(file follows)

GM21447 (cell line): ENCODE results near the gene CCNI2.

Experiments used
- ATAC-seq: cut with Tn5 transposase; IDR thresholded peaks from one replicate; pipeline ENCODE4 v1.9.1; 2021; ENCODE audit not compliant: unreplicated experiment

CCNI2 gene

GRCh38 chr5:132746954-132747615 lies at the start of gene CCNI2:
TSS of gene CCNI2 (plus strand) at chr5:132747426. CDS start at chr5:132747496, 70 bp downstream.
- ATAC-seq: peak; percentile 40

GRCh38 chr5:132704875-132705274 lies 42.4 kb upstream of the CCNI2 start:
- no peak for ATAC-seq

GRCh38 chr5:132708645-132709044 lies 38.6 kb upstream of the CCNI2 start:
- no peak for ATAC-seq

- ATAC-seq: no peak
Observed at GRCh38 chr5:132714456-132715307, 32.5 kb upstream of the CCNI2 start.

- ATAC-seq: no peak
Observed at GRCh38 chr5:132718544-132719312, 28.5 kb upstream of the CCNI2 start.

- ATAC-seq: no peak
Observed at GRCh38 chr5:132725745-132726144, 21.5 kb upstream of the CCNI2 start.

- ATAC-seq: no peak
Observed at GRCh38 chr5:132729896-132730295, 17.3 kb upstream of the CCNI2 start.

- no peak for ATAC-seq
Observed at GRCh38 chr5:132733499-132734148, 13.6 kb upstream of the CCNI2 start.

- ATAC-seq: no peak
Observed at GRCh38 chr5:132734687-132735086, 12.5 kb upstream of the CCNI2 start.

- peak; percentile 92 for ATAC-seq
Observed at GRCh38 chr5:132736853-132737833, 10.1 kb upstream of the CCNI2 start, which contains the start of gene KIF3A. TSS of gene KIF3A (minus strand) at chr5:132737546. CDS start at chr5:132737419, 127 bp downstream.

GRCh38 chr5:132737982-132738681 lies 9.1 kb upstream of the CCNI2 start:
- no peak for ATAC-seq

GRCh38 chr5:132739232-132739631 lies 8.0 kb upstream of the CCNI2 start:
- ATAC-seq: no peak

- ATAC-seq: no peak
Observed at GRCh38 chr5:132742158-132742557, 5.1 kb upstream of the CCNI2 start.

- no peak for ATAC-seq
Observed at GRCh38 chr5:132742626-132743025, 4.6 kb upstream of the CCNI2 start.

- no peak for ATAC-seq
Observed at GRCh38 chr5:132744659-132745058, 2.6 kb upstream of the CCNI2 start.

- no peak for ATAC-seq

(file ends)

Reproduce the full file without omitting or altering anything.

GM21447 (cell line): ENCODE results near the gene CCNI2.

Experiments used
- ATAC-seq: cut with Tn5 transposase; IDR thresholded peaks from one replicate; pipeline ENCODE4 v1.9.1; 2021; ENCODE audit not compliant: unreplicated experiment

CCNI2 gene

GRCh38 chr5:132746954-132747615 lies at the start of gene CCNI2:
TSS of gene CCNI2 (plus strand) at chr5:132747426. CDS start at chr5:132747496, 70 bp downstream.
- ATAC-seq: peak; percentile 40

GRCh38 chr5:132704875-132705274 lies 42.4 kb upstream of the CCNI2 start:
- no peak for ATAC-seq

GRCh38 chr5:132708645-132709044 lies 38.6 kb upstream of the CCNI2 start:
- no peak for ATAC-seq

- ATAC-seq: no peak
Observed at GRCh38 chr5:132714456-132715307, 32.5 kb upstream of the CCNI2 start.

- ATAC-seq: no peak
Observed at GRCh38 chr5:132718544-132719312, 28.5 kb upstream of the CCNI2 start.

- ATAC-seq: no peak
Observed at GRCh38 chr5:132725745-132726144, 21.5 kb upstream of the CCNI2 start.

- ATAC-seq: no peak
Observed at GRCh38 chr5:132729896-132730295, 17.3 kb upstream of the CCNI2 start.

- no peak for ATAC-seq
Observed at GRCh38 chr5:132733499-132734148, 13.6 kb upstream of the CCNI2 start.

- ATAC-seq: no peak
Observed at GRCh38 chr5:132734687-132735086, 12.5 kb upstream of the CCNI2 start.

- peak; percentile 92 for ATAC-seq
Observed at GRCh38 chr5:132736853-132737833, 10.1 kb upstream of the CCNI2 start, which contains the start of gene KIF3A. TSS of gene KIF3A (minus strand) at chr5:132737546. CDS start at chr5:132737419, 127 bp downstream.

GRCh38 chr5:132737982-132738681 lies 9.1 kb upstream of the CCNI2 start:
- no peak for ATAC-seq

GRCh38 chr5:132739232-132739631 lies 8.0 kb upstream of the CCNI2 start:
- ATAC-seq: no peak

- ATAC-seq: no peak
Observed at GRCh38 chr5:132742158-132742557, 5.1 kb upstream of the CCNI2 start.

- no peak for ATAC-seq
Observed at GRCh38 chr5:132742626-132743025, 4.6 kb upstream of the CCNI2 start.

- no peak for ATAC-seq
Observed at GRCh38 chr5:132744659-132745058, 2.6 kb upstream of the CCNI2 start.

- no peak for ATAC-seq